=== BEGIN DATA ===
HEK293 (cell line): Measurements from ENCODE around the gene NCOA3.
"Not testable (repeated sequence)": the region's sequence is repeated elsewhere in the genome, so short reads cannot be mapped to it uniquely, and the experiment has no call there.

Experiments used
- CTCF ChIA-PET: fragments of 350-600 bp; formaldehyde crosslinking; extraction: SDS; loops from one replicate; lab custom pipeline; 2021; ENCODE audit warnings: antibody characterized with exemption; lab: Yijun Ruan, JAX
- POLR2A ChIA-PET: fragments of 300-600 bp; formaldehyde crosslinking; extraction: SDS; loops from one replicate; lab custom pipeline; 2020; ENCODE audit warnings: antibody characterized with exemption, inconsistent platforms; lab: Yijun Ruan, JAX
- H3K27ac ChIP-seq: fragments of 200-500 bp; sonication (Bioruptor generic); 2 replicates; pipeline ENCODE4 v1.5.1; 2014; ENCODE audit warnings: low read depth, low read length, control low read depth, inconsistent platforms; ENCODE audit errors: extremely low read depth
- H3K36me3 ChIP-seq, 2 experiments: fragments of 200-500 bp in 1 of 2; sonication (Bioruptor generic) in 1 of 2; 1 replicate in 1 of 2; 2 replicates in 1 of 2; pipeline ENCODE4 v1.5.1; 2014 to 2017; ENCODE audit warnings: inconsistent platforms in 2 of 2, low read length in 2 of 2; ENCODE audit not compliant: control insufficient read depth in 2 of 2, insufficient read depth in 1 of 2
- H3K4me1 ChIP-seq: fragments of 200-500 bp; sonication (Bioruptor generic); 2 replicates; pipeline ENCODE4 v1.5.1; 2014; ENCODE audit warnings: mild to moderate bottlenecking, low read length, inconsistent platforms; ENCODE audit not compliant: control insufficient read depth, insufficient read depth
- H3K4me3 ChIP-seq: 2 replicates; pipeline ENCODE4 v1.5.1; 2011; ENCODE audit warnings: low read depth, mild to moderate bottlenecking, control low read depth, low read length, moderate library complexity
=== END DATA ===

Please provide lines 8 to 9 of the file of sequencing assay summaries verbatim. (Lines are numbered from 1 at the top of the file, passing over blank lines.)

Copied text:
- H3K4me1 ChIP-seq: fragments of 200-500 bp; sonication (Bioruptor generic); 2 replicates; pipeline ENCODE4 v1.5.1; 2014; ENCODE audit warnings: mild to moderate bottlenecking, low read length, inconsistent platforms; ENCODE audit not compliant: control insufficient read depth, insufficient read depth
- H3K4me3 ChIP-seq: 2 replicates; pipeline ENCODE4 v1.5.1; 2011; ENCODE audit warnings: low read depth, mild to moderate bottlenecking, control low read depth, low read length, moderate library complexity